The Bergamo Historic Gran Prix Is Quintessential City Circuit Racing
Photography by Rosario Liberti
For those that pine for the past, for a time when the cars were “real”—isn’t it funny how every generation thinks what they grew up with was the end-all be-all of purity?—it can be a frustrating existence knowing that that which you long for only moves further away from you as time continues to spread.
And so while it’s true that we can’t go back in full, it’s also the case that there’s distortion living in those memories because we’re in the now and looking at the then, and that window into a time gone by is always going to be rose-tinted. What I mean is that the present is judged with all of the objectivity that we leave out when we think about how great the past was. The good things that have happened will always seem more significant than things that are happening because they have the weight of time behind them; they wield the heft of years of selected positive memories that are continuously compounding on each other. Anything negative is jettisoned off in favor of the things that make us wistful. It’s almost impossible to compete in the present day.
However, events like the Bergamo Historic Gran Prix might be able to shift that pattern while still giving history its rosy due. Why is this event significant in this regard though? I mean, aren’t there more and more of these vintage tributes/revivals/homages/etc. occupying calendar space every year?
Aside from the regal splendor of a city constructed ages ago that will last many to come, and beyond the postcard-like representation of an Italian city with real history, the Gran Prix is special because it has just notched the 12th running of an event that honors a car race that was held for just one lone solitary island time in 1935. Featuring a smattering of Italian marques in their relative infancy, the winner of that race was none other than Tazio Nuvolari, driving none other than an Alfa Romeo P3. Pair that pair with the city’s Venetian walls and you’re left with something that’s almost a caricature of Italian history. No repute should be stolen from that 1935 race, but there is no harm in looking forward every once in a while too.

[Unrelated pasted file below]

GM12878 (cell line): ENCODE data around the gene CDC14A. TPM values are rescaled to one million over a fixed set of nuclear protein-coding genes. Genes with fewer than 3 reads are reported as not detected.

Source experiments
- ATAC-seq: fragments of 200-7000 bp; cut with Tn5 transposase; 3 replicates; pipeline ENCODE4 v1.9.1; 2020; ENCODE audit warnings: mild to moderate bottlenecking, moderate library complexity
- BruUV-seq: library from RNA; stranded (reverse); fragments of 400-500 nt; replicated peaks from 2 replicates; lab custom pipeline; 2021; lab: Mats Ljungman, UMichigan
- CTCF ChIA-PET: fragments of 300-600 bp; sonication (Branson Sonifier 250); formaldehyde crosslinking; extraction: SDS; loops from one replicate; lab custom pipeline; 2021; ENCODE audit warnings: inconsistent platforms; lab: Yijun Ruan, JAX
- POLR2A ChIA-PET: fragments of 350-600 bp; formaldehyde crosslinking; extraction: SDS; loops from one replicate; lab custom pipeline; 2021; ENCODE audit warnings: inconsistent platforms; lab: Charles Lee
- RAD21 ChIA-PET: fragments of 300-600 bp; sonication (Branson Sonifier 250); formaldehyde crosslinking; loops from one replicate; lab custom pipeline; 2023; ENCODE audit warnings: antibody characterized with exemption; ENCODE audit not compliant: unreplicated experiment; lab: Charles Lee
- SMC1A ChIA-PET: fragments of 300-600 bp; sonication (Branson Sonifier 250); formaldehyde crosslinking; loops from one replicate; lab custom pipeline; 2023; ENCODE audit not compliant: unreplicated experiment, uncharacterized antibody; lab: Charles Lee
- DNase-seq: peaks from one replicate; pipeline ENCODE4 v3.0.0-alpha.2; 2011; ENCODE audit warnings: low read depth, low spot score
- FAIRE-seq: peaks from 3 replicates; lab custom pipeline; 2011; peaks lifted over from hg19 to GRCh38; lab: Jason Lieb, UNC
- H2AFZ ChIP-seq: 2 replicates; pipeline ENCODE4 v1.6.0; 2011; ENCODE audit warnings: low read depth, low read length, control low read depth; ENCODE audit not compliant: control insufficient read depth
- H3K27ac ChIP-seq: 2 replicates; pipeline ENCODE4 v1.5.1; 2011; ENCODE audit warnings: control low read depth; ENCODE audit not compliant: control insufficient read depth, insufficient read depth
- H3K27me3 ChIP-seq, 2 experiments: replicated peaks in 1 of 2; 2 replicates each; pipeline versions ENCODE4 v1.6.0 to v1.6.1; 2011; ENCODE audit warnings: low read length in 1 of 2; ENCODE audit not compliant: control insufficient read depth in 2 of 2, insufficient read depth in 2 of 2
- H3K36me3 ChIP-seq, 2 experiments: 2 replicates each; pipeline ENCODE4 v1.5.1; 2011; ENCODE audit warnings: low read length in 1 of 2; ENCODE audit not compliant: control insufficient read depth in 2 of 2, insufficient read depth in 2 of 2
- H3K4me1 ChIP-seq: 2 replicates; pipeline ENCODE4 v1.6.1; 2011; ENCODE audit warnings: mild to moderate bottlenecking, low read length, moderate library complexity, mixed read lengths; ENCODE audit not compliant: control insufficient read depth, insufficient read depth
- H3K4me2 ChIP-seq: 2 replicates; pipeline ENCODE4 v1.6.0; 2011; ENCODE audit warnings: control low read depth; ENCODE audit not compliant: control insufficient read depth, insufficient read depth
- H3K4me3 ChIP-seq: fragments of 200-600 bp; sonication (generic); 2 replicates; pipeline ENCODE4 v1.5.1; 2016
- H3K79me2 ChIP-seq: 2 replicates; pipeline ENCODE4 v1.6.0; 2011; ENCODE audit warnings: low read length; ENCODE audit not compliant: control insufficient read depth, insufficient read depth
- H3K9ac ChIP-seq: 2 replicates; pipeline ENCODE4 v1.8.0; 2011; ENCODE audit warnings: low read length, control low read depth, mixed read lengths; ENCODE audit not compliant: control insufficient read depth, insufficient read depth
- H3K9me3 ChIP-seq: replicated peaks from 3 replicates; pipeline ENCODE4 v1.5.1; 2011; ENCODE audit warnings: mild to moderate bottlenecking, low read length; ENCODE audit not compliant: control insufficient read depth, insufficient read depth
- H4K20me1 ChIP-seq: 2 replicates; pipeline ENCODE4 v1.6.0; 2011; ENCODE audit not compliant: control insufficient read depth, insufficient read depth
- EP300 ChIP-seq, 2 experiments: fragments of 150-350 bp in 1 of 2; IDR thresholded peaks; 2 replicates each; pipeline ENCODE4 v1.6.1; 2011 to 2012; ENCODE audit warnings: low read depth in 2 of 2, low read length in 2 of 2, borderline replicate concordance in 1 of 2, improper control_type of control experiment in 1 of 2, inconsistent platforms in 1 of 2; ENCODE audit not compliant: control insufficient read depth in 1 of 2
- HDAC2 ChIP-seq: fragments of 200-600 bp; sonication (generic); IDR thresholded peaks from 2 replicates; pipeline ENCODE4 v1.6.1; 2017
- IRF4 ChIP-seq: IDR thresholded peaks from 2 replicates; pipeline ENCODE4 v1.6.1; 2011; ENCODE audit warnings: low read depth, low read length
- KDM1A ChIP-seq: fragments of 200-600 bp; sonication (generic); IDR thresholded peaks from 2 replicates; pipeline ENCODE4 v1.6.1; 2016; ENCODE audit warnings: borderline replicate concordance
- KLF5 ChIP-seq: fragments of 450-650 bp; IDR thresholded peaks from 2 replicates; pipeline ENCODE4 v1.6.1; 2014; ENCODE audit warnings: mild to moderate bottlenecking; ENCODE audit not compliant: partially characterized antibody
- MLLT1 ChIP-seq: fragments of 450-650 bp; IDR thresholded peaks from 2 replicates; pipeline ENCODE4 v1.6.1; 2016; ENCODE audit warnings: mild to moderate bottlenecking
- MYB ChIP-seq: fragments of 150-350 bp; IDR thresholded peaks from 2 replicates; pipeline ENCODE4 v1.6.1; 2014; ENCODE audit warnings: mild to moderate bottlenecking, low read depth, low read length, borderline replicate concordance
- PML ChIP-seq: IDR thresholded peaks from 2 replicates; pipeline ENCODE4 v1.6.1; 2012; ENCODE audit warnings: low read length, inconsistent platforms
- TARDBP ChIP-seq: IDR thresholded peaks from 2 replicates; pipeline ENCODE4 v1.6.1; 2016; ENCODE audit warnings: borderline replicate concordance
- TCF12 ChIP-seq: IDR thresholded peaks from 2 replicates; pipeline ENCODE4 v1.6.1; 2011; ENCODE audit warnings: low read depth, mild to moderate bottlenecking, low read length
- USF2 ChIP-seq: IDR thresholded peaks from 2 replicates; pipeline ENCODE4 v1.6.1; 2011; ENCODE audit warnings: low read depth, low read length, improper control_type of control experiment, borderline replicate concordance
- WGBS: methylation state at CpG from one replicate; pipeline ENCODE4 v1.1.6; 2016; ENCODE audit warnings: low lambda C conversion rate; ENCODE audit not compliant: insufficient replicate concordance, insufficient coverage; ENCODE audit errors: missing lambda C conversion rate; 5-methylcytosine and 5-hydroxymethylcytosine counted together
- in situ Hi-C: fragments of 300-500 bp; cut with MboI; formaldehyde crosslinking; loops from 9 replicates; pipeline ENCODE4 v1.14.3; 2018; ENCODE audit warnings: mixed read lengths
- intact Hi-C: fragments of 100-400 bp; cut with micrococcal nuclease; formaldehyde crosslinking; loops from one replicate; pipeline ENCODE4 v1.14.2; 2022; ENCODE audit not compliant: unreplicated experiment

Barring hyper-aggressive emissions standards, it’s inevitable that any annual celebration of classic motorsport will eventually rack up more active years than the original race (if this doesn’t make sense, think of how many years Christians have been observing Christmas versus the amount of times Jesus was born), but so far, the Bergamo Historic Gran Prix is one of the very few members of this group. It is certainly the one most likely widen your eyes and leave your mouth in agape awe at the spectacle, for there is no replicating the sound of a Stratos’ Dino V6 ricocheting off the towering Walls of Bergamo.
Though only one car race was held on the circuit in 1935, the famous walled course hosted motorcycle events for years to come, and in keeping with this history, the Historic Gran Prix welcomes vintage metal of the two- and four-wheeled variety.
From the town square, or if you’re feeling local, the Piazza della Cittadella, serving as paddock area, to the the upper city’s stone-and-tree-lined streets playing the role of race track, the atmosphere is unmarred by garish makeshift pits and the droves of spectators aren’t relegated to pop-up seating around a track laid down far from the nearest city center. No, at the Bergamo one can indulge in the entirety of the classic European Gran Prix experience. Watching Ducatis, Ferraris, MV Agustas, Maseratis, Alfa Romeos, and others whose names end in vowels as they bark out their songs against a backdrop of medieval cobblestone is a hard act to follow, but thankfully it’s one that we needn’t recall with fondness just yet: here’s to the 2018 Bergamo Historic Gran Prix!